His journey began on a Friday night at home against Riverhead. First game nerves caused the sophomore to shoot 0-6 in a Flaming Arrow victory. No one saw a future Hall of Famer that night. But less than 24 hours later against Catholic school powerhouse St. Agnes, Jeff dominated the game. That night was the start of a three-year pilgrimage of college coaches to Lake Ronkonkoma. Bill Guthridge, Dean Smith’s longtime assistant at North Carolina, had attended the game to see St. Agnes’s Mike Palma. He rushed over to me afterwards to exclaim, “Tell me about that sophomore, he is going to be very special!” Coach Guthridge was right and so was Coach Steve Rich who made a similar observation after watching Jeff play in 8th grade.
While Jeff’s career would go on to encompass many individual achievements, he always put the team first. I recall his yearbook quote epitomizing his belief in the “five fingers-one fist” approach. He truly cared about his teammates. When he learned of his all-county selection at the end of his junior year his first question was, “Did John (teammate John O’Brien) make it? He really deserves it.”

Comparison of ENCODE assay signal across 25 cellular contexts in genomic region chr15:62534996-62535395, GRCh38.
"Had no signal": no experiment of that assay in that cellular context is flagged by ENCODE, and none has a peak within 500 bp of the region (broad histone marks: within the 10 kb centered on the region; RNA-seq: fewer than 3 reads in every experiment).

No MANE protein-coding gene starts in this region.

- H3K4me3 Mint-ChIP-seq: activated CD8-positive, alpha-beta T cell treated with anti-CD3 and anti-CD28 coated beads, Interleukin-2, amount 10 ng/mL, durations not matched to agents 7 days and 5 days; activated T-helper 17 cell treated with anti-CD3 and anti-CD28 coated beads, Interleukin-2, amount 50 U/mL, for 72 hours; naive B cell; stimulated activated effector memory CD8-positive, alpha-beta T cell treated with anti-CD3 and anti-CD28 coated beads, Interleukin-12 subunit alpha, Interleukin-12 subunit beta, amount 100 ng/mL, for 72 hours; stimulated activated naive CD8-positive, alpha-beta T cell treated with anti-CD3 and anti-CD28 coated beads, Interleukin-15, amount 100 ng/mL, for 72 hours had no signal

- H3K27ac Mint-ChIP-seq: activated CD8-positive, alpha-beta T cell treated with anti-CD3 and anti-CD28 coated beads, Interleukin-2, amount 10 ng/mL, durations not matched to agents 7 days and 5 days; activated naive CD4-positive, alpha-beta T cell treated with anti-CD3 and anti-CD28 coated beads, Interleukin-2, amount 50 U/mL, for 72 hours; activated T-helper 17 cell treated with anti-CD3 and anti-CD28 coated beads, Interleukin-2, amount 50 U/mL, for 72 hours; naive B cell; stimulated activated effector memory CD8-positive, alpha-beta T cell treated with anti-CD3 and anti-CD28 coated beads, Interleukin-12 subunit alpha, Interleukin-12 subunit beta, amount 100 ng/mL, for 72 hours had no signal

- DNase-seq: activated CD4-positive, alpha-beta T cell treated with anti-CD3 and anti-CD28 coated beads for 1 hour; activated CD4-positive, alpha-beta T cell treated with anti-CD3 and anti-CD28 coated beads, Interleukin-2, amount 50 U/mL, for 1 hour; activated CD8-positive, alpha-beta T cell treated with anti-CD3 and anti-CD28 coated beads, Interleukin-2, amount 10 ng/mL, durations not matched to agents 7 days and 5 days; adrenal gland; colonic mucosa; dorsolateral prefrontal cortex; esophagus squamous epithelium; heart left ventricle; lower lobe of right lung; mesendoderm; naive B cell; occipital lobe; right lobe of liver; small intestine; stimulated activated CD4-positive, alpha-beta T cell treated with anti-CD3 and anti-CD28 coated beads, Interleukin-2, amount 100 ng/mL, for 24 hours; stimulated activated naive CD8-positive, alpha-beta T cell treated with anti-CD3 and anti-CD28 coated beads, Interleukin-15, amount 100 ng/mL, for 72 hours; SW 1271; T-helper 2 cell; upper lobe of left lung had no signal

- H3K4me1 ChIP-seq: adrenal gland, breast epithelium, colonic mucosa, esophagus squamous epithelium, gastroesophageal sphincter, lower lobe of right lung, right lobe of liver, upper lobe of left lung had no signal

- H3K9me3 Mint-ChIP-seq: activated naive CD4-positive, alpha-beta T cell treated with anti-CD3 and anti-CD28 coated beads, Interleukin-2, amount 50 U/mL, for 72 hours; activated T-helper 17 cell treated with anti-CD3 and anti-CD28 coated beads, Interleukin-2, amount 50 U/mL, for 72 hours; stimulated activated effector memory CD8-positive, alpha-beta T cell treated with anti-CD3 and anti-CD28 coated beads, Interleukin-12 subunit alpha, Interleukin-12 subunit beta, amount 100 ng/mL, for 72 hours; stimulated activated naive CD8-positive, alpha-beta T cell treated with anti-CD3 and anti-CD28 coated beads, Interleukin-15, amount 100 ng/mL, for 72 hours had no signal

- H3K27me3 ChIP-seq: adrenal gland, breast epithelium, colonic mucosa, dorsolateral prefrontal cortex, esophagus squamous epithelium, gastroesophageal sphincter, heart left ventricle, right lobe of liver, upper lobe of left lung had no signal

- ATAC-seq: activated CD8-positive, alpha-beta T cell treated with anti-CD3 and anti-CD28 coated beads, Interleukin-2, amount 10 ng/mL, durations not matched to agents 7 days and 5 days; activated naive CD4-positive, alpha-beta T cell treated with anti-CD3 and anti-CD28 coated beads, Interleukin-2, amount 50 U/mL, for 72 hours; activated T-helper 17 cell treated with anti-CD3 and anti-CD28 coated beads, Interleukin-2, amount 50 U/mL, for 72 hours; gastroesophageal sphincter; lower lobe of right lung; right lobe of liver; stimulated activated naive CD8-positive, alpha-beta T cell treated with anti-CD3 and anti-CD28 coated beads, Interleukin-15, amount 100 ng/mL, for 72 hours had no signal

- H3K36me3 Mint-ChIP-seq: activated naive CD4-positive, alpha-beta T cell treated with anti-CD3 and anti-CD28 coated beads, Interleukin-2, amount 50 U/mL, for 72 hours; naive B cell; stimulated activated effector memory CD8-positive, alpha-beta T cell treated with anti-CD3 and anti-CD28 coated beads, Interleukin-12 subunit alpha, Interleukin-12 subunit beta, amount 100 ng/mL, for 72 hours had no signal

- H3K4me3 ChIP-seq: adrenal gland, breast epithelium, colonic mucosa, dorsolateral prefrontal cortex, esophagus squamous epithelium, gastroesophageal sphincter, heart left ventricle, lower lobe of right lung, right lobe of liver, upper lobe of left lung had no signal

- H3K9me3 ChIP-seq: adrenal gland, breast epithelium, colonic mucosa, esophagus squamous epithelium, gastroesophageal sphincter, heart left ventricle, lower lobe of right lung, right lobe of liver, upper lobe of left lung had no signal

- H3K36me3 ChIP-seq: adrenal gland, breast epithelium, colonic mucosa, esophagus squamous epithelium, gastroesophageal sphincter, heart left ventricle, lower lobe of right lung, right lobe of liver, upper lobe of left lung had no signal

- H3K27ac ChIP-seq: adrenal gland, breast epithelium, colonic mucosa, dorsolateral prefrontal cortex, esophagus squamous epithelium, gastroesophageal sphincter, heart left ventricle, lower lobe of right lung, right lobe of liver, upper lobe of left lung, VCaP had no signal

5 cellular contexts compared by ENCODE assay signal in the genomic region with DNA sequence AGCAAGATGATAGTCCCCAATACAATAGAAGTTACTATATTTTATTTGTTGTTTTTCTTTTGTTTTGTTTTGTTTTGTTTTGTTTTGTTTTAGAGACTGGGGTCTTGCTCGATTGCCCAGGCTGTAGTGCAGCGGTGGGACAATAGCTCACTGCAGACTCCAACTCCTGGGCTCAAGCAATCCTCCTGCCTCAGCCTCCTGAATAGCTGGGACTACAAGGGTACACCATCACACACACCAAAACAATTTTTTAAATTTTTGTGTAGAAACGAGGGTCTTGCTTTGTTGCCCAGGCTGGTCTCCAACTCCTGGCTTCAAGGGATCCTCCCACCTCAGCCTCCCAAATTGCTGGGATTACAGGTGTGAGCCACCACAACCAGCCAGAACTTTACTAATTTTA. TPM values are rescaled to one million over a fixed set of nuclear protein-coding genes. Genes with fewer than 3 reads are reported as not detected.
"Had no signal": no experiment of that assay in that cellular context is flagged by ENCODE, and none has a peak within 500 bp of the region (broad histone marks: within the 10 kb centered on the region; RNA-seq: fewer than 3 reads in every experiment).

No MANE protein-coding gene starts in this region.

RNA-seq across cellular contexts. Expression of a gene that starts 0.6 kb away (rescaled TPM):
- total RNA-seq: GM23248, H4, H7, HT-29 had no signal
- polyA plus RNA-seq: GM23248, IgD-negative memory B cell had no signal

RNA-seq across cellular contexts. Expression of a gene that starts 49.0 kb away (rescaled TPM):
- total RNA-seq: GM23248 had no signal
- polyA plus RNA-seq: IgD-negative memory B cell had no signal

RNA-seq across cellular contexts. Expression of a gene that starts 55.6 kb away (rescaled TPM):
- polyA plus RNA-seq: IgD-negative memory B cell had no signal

Jeff made his teammates better. Poor passes became assists. Double and triple teams created open shots that were knocked down. Jeff set the tone for how hard we worked. I can’t remember him ever losing a competitive drill in practice. Five of his teammates went on to play Division I basketball. Fellow classmates Tommy Evans made Newsday First Team All-Long Island and Harry Edwards was an All-League I selection. Jeff brought out their best, but never forgot to acknowledge that they helped him achieve his greatness.
At a pre-season meeting before his senior season Jeff asked: “How do you want us to dress for away games?” While I wanted the team to look sharp, I had no interest in being a dress-code disciplinarian. I answered, “Dress like it’s important to you.” Jeff showed up for the first away game in a three-piece suit. By the end of the season we were all wearing three-piece suits.